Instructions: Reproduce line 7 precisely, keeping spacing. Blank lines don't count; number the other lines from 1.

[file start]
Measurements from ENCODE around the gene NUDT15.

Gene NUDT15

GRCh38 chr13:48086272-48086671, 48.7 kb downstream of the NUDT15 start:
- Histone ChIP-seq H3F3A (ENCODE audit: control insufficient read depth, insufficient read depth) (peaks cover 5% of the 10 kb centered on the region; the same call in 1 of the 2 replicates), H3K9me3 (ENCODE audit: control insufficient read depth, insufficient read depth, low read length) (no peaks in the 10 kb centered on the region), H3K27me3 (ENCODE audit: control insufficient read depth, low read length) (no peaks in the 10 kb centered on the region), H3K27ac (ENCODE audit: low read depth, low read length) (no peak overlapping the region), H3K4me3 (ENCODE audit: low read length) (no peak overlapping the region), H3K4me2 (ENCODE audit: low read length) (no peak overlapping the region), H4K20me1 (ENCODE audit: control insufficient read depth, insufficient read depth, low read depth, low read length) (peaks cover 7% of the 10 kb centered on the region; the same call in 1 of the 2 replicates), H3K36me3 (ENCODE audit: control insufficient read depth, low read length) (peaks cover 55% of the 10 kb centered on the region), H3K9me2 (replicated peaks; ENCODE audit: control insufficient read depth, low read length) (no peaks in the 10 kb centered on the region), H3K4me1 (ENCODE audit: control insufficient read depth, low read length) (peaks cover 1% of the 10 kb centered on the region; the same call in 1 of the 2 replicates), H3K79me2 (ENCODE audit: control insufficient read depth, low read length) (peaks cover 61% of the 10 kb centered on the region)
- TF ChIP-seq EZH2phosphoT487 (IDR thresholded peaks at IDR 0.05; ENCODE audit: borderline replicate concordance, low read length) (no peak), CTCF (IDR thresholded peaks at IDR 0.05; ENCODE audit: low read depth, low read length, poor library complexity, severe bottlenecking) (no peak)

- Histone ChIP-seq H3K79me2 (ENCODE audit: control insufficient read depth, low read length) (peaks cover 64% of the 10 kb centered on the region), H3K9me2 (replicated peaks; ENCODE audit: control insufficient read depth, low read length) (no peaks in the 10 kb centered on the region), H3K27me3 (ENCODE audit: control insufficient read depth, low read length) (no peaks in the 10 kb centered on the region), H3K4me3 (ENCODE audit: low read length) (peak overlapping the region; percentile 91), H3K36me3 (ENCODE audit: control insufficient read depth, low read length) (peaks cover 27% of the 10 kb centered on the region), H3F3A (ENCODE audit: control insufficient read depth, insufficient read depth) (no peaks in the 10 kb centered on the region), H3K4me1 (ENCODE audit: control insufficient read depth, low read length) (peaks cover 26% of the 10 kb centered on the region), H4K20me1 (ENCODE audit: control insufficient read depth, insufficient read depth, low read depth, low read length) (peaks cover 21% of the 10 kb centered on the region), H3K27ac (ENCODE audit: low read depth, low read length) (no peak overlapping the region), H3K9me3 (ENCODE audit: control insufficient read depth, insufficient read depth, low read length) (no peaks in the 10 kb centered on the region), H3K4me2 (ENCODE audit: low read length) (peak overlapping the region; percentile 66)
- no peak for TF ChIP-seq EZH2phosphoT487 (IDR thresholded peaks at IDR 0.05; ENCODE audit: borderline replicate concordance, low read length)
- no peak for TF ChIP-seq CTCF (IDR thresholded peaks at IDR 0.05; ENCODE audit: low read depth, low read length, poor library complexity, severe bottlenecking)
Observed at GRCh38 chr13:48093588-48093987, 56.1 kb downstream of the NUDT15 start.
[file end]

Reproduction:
- no peak for TF ChIP-seq EZH2phosphoT487 (IDR thresholded peaks at IDR 0.05; ENCODE audit: borderline replicate concordance, low read length)